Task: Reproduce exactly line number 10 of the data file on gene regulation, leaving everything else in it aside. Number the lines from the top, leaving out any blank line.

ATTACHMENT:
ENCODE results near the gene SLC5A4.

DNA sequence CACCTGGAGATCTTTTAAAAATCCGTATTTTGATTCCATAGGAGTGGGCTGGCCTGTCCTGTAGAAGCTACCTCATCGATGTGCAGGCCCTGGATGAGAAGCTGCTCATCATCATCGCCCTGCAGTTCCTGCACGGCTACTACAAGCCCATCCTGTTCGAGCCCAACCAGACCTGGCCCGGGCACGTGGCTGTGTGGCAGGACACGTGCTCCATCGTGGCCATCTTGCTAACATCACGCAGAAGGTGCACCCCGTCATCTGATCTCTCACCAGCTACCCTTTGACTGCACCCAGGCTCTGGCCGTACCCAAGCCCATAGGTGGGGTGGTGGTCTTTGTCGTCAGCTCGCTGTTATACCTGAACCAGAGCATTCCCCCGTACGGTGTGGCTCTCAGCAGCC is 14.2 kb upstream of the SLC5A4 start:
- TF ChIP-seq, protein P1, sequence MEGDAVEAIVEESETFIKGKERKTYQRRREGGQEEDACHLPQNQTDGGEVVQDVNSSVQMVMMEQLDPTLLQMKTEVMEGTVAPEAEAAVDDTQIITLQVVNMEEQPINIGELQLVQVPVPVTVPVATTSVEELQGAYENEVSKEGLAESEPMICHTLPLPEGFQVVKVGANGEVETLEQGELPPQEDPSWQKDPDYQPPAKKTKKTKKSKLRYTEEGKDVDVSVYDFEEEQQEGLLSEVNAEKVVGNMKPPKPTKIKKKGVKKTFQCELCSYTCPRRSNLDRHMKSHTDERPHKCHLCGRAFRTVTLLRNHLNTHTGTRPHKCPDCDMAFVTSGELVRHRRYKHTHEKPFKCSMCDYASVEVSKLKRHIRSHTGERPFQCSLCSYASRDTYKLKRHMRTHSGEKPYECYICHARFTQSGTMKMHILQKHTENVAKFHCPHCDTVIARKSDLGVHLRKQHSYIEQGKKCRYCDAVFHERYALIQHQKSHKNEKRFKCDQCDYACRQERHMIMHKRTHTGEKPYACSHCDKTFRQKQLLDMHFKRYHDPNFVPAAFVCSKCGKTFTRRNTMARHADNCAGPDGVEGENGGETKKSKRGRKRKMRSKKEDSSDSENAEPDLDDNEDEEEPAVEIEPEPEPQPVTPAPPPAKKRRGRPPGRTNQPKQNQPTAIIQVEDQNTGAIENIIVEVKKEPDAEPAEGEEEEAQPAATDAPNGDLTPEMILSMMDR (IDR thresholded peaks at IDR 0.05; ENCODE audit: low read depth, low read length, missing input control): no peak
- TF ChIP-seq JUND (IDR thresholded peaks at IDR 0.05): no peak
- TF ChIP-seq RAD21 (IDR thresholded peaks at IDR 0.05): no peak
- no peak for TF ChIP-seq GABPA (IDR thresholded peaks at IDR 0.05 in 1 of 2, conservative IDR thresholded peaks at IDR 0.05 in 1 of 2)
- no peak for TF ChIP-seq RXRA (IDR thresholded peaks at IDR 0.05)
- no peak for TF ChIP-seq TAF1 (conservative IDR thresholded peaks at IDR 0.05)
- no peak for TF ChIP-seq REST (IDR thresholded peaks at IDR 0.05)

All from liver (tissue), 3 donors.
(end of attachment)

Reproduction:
All from liver (tissue), 3 donors.